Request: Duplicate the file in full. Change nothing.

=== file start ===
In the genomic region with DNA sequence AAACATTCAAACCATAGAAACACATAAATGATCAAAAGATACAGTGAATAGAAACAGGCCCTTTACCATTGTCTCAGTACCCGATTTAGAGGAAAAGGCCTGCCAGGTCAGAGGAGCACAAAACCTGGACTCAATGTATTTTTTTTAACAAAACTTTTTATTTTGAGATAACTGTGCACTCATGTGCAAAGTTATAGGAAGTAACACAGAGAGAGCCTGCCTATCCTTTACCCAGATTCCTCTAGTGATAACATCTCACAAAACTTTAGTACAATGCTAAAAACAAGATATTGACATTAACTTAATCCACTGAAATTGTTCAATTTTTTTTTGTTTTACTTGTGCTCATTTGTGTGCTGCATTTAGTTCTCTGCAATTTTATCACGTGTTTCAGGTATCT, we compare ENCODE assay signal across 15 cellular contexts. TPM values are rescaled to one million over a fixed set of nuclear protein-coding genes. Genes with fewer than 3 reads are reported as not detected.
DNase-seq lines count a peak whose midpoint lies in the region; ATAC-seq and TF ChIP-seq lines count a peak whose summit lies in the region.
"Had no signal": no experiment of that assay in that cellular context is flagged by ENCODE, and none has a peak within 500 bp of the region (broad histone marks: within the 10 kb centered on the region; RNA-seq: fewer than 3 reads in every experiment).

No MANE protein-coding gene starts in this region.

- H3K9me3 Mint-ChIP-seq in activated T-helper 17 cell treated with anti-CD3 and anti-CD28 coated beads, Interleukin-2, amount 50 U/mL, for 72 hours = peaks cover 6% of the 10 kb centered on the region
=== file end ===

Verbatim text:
In the genomic region with DNA sequence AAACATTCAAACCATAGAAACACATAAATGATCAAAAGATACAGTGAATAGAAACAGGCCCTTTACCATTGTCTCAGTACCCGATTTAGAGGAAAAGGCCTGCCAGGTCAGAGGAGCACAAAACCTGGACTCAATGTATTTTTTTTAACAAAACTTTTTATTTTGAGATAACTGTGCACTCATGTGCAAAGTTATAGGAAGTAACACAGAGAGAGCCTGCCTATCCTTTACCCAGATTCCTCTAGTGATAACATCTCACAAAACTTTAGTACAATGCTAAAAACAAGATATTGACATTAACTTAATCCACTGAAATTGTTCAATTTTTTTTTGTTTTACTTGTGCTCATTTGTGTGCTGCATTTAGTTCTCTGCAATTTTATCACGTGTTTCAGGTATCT, we compare ENCODE assay signal across 15 cellular contexts. TPM values are rescaled to one million over a fixed set of nuclear protein-coding genes. Genes with fewer than 3 reads are reported as not detected.
DNase-seq lines count a peak whose midpoint lies in the region; ATAC-seq and TF ChIP-seq lines count a peak whose summit lies in the region.
"Had no signal": no experiment of that assay in that cellular context is flagged by ENCODE, and none has a peak within 500 bp of the region (broad histone marks: within the 10 kb centered on the region; RNA-seq: fewer than 3 reads in every experiment).

No MANE protein-coding gene starts in this region.

- H3K9me3 Mint-ChIP-seq in activated T-helper 17 cell treated with anti-CD3 and anti-CD28 coated beads, Interleukin-2, amount 50 U/mL, for 72 hours = peaks cover 6% of the 10 kb centered on the region